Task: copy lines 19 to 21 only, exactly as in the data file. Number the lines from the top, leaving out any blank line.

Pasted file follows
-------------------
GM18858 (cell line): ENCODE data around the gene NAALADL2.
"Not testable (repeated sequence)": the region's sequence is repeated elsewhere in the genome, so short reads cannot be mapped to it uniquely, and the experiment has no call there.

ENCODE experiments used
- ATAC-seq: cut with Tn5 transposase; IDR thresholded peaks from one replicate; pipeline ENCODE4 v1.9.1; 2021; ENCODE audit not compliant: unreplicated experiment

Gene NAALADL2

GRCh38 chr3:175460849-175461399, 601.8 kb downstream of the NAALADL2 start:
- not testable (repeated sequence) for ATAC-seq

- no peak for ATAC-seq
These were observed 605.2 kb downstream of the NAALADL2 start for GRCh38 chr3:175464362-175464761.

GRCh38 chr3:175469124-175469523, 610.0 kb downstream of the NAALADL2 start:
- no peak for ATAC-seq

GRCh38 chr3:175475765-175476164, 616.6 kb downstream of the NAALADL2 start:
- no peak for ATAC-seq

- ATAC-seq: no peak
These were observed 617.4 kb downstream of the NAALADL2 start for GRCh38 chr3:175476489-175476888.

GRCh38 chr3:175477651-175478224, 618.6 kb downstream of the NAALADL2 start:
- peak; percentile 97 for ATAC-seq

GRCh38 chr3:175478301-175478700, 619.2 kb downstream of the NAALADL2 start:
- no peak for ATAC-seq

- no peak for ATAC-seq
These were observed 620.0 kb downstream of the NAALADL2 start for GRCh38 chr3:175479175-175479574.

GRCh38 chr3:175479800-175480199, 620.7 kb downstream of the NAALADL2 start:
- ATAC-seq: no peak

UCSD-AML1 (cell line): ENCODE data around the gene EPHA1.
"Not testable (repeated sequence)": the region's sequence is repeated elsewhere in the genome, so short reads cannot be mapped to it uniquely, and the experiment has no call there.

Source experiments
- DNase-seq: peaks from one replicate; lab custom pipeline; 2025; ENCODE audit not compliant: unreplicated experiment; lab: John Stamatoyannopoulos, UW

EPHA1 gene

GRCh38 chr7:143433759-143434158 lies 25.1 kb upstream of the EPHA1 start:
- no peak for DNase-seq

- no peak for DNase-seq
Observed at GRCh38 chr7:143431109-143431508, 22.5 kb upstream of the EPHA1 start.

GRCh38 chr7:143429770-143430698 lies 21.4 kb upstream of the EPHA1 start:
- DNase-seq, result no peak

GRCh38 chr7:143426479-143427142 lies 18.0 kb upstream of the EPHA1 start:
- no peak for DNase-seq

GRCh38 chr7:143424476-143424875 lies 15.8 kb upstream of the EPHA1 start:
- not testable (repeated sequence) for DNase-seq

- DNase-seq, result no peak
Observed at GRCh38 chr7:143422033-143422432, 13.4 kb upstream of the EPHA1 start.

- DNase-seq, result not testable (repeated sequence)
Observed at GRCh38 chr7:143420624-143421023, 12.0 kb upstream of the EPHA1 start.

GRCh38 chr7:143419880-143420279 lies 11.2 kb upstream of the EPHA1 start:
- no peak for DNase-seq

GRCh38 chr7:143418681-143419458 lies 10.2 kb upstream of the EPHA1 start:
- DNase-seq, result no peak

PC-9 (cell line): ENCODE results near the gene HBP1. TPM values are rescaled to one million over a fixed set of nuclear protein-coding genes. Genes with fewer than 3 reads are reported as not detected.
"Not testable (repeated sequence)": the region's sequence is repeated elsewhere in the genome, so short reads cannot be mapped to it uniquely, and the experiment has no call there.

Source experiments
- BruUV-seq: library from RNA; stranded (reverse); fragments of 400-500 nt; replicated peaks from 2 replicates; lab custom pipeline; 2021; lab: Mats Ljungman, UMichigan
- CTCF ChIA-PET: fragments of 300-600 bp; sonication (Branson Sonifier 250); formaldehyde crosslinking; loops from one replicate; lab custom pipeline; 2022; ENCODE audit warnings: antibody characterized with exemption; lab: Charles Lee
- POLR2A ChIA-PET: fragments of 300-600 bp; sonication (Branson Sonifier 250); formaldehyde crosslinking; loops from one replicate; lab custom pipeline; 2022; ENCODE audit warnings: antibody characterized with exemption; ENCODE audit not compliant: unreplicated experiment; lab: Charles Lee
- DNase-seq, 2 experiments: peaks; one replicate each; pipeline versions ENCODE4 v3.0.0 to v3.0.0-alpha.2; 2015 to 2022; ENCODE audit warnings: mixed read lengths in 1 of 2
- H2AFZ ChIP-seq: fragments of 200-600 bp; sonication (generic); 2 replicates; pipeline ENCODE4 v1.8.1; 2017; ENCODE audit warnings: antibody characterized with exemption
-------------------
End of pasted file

- no peak for ATAC-seq

- no peak for ATAC-seq
These were observed 620.0 kb downstream of the NAALADL2 start for GRCh38 chr3:175479175-175479574.